• Women should try to get acne under control before trying to get pregnant. If a woman has acne before pregnancy and is taking an oral medication, her acne could get worse once she stops her current acne medication while pregnant.
  • Women should try to maintain a healthy body weight prepregnancy. If a woman is overweight before getting pregnant, studies show that there is an increased chance that a male child will reach puberty at an earlier age— thus having acne at an earlier age.

During Pregnancy

  • Wash the skin with lukewarm water and mild cleansers or foams. Avoid cleansers that contain beads that scrub the skin; they are too inflammatory for skin that is already inflamed by acne.
  • Use a broad-spectrum sunscreen (protects the skin from both UVA and UVB rays) with a sun protection factor (SPF) of 30 or higher every day to protect the skin from pigmentary changes that can occur during pregnancy. Physical sun blockers, which contain zinc or titanium, are best.




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  • If a woman chooses to breastfeed her baby, she must view medications categorized by the FDA in the same way she would during pregnancy.
  • Generally, if a medication is safe to use during pregnancy, it is safe to use during lactation.
  • Pediatricians are the best resource for questions during lactation and can provide lactation ratings for medications.

If pregnant women develop acne and are concerned about taking medications, Dr. Keri encourages women to discuss their treatment options with a board-certified dermatologist. Oftentimes a woman’s dermatologist and obstetrician can work together to manage her acne and ensure that all medications used fall into the safest drug categories as outlined by the FDA.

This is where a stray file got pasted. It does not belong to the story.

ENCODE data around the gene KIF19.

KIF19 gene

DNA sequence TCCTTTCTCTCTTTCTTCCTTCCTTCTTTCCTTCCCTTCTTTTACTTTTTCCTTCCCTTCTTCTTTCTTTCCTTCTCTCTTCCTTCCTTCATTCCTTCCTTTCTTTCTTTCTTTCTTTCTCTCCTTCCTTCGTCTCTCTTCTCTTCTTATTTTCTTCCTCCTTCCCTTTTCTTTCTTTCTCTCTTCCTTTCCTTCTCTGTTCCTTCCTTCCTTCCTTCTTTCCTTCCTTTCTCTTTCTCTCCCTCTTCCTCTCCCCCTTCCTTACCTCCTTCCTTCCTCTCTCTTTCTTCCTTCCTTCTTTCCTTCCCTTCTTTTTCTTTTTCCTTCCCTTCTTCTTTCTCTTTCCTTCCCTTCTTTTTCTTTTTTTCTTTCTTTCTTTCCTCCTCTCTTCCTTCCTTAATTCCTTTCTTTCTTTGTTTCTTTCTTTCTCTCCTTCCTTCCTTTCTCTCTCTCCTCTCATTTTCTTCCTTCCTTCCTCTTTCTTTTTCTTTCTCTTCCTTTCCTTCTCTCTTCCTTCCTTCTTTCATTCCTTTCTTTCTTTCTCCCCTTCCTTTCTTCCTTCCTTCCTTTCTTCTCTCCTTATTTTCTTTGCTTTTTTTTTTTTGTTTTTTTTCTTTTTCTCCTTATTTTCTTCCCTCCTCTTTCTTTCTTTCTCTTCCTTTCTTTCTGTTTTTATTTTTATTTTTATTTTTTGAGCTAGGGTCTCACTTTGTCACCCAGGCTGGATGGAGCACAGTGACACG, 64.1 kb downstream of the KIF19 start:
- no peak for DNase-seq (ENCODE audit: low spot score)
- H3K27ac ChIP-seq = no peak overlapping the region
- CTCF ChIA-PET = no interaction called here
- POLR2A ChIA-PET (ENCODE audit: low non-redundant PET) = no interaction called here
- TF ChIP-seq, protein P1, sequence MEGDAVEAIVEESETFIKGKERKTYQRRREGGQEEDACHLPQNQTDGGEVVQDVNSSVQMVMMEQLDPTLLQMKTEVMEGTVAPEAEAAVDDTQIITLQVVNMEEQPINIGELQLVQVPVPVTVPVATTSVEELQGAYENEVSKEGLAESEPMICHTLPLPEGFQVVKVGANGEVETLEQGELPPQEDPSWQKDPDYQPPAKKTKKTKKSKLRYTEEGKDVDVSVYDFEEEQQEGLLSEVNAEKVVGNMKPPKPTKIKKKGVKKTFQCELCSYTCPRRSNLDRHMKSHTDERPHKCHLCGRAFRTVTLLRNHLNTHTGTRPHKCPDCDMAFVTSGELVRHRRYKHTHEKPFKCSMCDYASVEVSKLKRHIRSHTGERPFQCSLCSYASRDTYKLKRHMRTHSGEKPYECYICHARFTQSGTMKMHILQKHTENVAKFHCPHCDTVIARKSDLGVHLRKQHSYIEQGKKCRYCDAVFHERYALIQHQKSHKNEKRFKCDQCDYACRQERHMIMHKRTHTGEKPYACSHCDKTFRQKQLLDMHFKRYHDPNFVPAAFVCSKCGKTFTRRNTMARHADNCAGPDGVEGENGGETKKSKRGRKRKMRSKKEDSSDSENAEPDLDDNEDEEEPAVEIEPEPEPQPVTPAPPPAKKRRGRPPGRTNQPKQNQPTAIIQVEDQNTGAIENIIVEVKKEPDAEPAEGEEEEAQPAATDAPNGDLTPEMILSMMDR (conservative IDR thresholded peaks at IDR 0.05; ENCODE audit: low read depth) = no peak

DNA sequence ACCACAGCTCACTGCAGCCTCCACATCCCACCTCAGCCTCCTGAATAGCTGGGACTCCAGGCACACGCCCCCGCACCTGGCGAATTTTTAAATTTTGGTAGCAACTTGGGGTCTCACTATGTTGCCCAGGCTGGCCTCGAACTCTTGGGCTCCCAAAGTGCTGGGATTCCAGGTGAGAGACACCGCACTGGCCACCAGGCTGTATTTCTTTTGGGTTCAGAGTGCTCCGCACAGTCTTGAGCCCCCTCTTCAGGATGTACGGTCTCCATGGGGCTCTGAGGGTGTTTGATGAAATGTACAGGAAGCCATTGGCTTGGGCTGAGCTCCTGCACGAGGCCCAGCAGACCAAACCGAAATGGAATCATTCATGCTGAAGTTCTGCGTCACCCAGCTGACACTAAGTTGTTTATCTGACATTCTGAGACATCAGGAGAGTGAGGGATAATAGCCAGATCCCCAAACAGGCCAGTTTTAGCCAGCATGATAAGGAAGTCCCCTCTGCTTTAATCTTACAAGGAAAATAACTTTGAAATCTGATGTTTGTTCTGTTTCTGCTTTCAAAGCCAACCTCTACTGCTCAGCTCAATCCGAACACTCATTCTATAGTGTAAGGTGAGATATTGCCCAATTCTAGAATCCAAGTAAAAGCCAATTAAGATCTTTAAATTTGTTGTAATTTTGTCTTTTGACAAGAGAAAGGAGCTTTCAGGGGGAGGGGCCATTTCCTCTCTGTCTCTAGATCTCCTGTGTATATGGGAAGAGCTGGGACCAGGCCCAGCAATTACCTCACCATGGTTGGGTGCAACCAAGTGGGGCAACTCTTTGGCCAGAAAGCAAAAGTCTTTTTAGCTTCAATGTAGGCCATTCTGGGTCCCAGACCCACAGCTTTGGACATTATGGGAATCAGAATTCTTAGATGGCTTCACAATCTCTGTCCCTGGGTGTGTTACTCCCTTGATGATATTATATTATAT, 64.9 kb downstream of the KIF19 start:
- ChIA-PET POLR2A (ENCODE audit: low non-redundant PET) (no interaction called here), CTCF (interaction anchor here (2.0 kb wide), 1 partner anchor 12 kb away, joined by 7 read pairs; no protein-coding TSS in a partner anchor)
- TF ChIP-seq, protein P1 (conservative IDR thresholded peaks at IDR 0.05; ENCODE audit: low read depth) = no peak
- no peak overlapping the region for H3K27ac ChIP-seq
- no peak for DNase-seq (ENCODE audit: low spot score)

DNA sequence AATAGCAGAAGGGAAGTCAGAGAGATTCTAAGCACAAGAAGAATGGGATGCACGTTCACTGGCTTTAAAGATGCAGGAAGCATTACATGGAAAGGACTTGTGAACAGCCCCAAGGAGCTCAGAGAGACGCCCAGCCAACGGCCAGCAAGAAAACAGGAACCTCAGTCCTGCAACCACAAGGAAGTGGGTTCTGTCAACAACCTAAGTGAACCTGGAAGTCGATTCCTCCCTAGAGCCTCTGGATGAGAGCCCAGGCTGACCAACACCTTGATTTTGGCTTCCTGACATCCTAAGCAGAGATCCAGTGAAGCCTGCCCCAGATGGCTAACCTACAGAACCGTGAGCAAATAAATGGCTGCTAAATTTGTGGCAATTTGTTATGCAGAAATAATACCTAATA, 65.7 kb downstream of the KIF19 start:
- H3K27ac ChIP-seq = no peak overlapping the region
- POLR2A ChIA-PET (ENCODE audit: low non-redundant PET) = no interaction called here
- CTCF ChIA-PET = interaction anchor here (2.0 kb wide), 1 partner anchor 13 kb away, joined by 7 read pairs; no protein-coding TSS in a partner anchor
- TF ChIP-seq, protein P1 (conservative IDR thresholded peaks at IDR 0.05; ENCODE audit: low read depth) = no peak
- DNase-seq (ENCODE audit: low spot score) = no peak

FDA Medication Categories

These are the five categories established by the FDA to indicate the potential of a drug to cause birth defects if used during pregnancy.

  • Category A medications were determined safe for pregnant women in studies.
  • Category B medications were tested in pregnant animals and showed no risk to the fetus—presumed to be safe for pregnant women.
  • Category C medications have shown an adverse effect on the fetus when tested in some animals, but no testing has been replicated in humans—use with caution during pregnancy only when benefits outweigh risks.
  • Category D medications pose a risk to the fetus based on reported adverse reactions or human studies—use with caution during pregnancy and only when benefits outweigh risks.
  • Category X medications have demonstrated fetal abnormalities in human or animal studies, and the risks involved if taken during pregnancy outweigh any potential benefits.

In addition, a sixth category—drugs that have not been classified by the FDA—are rated as Category N medications.